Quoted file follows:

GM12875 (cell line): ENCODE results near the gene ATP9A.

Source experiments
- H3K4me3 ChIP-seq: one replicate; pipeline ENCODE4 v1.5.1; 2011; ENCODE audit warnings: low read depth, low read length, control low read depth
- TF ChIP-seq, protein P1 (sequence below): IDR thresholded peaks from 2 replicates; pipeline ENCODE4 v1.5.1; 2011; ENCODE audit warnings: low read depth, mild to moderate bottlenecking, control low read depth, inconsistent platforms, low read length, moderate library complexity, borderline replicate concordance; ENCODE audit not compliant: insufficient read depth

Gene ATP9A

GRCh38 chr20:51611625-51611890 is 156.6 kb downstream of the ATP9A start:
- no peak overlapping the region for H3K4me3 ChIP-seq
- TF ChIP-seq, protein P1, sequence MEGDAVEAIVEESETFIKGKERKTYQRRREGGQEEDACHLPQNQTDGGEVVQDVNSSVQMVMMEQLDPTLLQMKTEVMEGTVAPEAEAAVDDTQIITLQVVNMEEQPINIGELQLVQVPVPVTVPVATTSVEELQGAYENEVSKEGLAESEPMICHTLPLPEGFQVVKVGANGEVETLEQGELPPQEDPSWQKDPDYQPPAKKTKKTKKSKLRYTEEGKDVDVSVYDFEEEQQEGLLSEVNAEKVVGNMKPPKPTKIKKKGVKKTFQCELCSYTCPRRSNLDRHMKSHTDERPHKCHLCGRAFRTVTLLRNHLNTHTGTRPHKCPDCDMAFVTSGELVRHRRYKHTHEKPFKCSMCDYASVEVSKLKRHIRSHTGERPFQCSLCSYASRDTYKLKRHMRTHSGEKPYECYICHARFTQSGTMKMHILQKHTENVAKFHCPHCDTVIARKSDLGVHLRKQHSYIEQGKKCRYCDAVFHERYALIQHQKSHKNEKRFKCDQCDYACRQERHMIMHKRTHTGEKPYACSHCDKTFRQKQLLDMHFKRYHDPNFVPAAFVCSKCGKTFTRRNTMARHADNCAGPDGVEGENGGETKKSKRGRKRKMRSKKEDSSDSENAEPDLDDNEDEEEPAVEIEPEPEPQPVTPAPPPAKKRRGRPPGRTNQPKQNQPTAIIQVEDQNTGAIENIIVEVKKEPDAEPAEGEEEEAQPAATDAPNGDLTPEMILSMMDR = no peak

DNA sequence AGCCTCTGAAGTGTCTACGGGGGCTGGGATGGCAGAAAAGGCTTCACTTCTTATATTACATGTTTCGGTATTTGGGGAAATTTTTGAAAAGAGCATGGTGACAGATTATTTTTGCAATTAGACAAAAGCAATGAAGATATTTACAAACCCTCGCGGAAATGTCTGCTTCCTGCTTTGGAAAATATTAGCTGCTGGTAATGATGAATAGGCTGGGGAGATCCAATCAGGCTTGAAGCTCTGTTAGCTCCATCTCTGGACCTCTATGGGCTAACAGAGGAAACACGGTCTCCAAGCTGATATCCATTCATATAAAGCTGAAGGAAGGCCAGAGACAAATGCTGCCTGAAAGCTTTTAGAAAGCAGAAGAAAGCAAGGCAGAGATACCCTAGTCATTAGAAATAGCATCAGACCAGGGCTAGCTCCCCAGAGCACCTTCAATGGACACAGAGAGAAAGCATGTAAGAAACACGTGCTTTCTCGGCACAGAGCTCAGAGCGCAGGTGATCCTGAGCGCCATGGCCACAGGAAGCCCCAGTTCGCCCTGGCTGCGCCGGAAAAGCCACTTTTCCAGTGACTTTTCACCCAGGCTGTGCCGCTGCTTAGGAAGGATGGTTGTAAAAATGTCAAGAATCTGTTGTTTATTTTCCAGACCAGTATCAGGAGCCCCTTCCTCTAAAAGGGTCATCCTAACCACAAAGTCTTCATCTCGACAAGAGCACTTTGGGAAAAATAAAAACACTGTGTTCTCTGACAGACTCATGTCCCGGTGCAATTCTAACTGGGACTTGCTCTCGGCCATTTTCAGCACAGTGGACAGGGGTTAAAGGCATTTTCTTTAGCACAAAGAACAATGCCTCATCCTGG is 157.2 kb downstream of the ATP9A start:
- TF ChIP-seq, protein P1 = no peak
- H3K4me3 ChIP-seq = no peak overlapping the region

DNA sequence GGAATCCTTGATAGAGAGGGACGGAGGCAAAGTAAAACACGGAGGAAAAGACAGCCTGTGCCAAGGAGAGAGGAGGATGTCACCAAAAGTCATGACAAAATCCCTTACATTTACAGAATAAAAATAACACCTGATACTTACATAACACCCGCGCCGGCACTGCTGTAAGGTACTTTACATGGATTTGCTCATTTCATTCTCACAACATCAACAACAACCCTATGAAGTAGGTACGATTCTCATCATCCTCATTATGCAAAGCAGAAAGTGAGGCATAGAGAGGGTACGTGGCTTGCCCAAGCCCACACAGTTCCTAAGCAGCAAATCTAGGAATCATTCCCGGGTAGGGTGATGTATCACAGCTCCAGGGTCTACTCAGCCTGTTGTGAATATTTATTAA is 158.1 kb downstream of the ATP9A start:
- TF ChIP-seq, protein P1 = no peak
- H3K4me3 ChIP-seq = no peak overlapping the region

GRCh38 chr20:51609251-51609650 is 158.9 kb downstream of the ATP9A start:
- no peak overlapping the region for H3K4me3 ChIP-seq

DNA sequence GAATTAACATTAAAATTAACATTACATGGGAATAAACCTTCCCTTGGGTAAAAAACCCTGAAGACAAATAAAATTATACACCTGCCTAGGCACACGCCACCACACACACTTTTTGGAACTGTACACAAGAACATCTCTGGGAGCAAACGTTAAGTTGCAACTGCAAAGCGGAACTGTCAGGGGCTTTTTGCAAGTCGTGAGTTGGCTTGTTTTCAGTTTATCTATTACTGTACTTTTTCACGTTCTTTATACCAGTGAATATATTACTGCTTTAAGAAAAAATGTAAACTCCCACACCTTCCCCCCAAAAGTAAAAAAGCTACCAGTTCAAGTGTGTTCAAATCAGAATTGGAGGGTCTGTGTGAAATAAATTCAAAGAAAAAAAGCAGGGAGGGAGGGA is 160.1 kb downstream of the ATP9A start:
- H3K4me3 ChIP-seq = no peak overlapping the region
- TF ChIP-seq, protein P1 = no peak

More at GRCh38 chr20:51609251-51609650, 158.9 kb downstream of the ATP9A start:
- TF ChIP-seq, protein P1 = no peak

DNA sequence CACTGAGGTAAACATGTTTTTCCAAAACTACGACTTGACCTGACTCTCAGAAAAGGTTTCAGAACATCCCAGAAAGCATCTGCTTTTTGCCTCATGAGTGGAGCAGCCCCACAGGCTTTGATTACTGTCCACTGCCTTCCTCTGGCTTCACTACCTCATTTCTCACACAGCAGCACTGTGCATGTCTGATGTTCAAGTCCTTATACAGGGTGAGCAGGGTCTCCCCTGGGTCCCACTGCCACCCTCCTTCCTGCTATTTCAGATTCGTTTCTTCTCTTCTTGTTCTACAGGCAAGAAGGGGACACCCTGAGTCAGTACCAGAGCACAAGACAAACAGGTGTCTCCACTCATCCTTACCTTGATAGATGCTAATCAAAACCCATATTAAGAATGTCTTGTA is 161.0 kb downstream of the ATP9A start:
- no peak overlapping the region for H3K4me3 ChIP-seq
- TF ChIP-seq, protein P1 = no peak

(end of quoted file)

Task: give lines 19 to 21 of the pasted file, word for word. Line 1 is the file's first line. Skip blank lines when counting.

- TF ChIP-seq, protein P1 = no peak

More at GRCh38 chr20:51609251-51609650, 158.9 kb downstream of the ATP9A start:
- TF ChIP-seq, protein P1 = no peak